First, Epstein seems to think that the case against Hillary Clinton ought to have been far more aggressively prosecuted, treated as the criminal investigation it was. But surely Epstein must acknowledge the political complexities of any case involving a major party Presidential candidate. I’m not saying that running for President is an excuse for all manner of criminal conduct. But at worst, Hillary Clinton was guilty of carelessness, possibly born of arrogance, and possibly reflecting her own discomfort with technology. And she was running for President; very likely to be elected President. (Sigh). Comey said, in a recent interview, that the difficulties of the Clinton case made him nauseous. I can well imagine it. Like it or not, the FBI is, if not a political organization, one that must of necessity sail on troubled political waters. Comey’s first loyalty had to be to the Constitution, of course (and no one has suggested he acted otherwise). But he had to think of protecting the Bureau itself, as an institution. I may disagree with some of the decisions he made. Some of those decisions do seem to have violated basic law enforcement protocols. But I don’t doubt that navigated those waters thoughtfully and carefully. He was in an impossible position.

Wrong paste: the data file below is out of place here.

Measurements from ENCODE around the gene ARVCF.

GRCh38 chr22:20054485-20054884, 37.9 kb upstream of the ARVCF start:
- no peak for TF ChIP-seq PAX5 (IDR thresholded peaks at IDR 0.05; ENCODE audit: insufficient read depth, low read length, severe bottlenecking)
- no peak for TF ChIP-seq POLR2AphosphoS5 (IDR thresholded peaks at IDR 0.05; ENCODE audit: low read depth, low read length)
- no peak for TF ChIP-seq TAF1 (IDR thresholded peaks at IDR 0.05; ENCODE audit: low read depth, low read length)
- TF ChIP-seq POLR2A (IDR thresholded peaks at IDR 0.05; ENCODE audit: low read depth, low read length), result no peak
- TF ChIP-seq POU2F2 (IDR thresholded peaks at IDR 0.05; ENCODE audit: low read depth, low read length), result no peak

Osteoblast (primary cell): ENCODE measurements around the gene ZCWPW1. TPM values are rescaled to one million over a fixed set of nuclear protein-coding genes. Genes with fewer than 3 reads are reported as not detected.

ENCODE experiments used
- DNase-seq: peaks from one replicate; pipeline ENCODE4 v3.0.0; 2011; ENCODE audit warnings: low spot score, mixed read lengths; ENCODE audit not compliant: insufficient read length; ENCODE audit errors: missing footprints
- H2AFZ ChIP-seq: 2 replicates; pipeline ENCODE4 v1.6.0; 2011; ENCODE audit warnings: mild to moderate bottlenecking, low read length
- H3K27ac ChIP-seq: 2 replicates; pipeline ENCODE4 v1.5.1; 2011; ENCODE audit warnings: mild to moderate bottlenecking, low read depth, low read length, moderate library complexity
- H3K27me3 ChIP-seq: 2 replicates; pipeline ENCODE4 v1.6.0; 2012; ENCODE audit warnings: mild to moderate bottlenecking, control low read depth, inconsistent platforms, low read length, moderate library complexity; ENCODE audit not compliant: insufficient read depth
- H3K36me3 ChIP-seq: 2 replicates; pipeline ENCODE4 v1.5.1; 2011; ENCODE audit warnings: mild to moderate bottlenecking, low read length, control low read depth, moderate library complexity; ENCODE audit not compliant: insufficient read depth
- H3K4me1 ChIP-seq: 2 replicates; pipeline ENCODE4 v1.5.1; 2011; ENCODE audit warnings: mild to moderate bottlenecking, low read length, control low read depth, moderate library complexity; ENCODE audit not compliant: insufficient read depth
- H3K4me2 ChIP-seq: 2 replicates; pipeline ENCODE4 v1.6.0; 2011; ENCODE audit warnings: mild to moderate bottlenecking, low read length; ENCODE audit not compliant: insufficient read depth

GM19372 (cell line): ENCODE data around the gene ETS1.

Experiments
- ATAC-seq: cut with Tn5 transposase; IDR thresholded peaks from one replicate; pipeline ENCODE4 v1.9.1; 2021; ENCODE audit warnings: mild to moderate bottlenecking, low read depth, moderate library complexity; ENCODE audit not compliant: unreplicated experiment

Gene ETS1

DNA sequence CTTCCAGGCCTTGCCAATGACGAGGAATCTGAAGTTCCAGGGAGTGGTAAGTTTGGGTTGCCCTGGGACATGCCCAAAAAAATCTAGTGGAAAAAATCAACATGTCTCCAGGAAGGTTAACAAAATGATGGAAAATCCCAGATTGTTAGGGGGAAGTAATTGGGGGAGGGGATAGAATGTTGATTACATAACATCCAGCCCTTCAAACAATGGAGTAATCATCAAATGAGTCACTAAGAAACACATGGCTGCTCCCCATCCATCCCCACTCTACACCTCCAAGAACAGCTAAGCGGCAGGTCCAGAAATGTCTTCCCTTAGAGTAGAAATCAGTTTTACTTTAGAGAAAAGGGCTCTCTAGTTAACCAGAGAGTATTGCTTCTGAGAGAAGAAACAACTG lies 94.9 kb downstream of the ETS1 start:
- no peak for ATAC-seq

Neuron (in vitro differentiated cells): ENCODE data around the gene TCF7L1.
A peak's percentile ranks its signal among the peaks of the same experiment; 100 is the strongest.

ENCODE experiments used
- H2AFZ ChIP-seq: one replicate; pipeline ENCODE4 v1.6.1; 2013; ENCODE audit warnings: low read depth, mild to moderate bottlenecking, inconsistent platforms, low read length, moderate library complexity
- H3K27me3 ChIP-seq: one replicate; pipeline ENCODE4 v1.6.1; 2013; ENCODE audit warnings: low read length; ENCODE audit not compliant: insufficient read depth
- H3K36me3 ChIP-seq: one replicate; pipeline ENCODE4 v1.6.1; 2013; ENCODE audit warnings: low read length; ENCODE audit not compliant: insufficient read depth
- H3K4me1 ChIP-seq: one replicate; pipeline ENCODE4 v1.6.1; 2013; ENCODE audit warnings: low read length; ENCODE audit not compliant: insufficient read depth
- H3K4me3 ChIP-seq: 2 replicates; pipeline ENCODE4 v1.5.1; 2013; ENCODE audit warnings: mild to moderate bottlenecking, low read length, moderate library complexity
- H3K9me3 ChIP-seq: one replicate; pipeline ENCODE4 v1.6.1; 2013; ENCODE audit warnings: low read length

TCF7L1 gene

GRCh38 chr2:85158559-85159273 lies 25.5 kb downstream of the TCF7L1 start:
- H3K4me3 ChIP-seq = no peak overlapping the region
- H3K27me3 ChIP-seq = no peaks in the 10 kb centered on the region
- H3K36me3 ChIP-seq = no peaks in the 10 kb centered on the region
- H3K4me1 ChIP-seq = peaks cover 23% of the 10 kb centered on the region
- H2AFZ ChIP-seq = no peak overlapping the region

And, while it’s not fair to call Epstein to account for actions that took place subsequent to the publication of his article, it really is true that the ‘Comey was fired because of his mishandling of the Clinton case’ narrative has been conclusively disproved. He really did fire Comey because, as Epstein puts it, “Comey was hot on the trail of information about possible ties between Trump, his supporters, and the Russians during the campaign.” Trump confirmed it Thursday night, in his interview with Lester Holt, when he didn’t so much admit as brag that he’d fired Comey because of his pursuit of the ‘fake news’ story about Trump campaign Russian collusion. That interview was an amazing piece of candor, not least because it threw so many members of his own communications staff under the bus, people who had been doggedly defending the Clinton email narrative, even when they sounded ridiculous doing so. Holt didn’t even seem to work very hard for it, considering that, in his interview, he got the President of the United States to admit to obstructing justice, an impeachable offense. Smoke enough for you, Mr. Epstein?